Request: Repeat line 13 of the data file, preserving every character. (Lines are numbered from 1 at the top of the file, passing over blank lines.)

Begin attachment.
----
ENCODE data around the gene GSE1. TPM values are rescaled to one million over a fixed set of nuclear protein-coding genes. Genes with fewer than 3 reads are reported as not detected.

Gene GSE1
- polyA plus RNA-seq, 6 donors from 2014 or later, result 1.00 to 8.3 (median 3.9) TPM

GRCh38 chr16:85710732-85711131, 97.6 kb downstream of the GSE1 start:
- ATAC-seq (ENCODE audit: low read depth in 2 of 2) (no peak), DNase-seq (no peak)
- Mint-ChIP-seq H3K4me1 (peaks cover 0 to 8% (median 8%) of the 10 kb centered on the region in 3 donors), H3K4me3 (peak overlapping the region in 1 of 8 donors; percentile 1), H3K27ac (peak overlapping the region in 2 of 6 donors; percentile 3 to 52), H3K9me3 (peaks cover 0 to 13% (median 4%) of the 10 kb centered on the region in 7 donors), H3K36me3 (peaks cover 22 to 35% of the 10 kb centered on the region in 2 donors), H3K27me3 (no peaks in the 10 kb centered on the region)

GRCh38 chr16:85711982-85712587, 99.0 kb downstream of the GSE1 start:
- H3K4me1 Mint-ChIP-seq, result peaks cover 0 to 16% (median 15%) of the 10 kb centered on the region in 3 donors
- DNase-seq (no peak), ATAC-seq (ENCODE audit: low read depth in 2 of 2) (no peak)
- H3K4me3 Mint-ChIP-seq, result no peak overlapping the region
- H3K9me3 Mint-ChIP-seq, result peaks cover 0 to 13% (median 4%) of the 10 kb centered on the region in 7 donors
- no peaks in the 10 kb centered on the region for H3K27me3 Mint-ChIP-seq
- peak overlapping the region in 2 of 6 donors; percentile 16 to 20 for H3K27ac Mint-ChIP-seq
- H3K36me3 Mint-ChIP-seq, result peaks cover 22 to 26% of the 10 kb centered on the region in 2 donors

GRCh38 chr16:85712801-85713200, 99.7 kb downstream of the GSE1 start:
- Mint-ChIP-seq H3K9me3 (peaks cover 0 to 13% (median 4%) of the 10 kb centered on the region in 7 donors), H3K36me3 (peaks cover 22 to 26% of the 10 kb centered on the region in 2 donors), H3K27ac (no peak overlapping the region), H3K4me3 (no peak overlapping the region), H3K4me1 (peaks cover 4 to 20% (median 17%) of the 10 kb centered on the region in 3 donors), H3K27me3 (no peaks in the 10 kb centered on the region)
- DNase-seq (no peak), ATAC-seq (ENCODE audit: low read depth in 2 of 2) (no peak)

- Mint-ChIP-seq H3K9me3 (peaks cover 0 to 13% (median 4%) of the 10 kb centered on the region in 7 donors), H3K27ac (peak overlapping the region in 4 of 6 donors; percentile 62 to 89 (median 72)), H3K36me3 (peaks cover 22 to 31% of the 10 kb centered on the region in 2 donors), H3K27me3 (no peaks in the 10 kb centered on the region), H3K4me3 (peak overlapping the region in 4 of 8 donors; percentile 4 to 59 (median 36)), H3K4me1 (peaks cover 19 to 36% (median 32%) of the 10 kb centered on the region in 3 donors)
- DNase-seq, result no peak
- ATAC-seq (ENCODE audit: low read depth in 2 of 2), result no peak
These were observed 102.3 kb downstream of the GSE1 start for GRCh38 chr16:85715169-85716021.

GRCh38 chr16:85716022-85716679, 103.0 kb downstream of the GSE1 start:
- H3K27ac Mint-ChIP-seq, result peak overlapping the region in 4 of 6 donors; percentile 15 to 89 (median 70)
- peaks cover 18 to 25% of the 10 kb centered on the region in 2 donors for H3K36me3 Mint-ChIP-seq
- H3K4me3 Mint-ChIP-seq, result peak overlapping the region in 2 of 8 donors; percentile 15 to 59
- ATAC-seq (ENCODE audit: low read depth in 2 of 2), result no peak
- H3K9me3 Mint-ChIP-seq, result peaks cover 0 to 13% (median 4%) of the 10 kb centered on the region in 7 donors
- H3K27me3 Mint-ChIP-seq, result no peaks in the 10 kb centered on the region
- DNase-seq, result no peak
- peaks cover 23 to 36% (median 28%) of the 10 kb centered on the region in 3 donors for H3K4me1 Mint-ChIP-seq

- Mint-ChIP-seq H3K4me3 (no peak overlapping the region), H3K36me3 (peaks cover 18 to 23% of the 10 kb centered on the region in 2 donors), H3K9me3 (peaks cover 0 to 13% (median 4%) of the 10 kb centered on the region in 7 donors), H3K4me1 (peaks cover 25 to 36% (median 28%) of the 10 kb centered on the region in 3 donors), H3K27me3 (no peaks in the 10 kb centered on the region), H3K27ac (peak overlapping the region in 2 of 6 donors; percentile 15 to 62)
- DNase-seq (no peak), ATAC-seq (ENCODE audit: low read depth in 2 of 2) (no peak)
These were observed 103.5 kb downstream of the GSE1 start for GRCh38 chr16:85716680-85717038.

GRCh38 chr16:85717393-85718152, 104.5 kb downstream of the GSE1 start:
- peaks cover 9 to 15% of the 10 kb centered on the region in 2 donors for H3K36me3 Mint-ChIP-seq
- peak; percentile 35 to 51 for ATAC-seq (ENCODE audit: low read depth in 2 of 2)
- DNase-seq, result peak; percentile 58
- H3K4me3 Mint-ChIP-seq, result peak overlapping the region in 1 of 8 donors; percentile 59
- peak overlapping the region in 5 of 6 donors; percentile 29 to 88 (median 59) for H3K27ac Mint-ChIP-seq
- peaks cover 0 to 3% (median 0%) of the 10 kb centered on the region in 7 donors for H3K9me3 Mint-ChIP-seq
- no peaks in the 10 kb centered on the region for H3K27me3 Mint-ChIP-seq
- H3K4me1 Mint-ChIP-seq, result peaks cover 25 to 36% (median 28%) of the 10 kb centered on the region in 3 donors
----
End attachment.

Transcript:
- peak overlapping the region in 2 of 6 donors; percentile 16 to 20 for H3K27ac Mint-ChIP-seq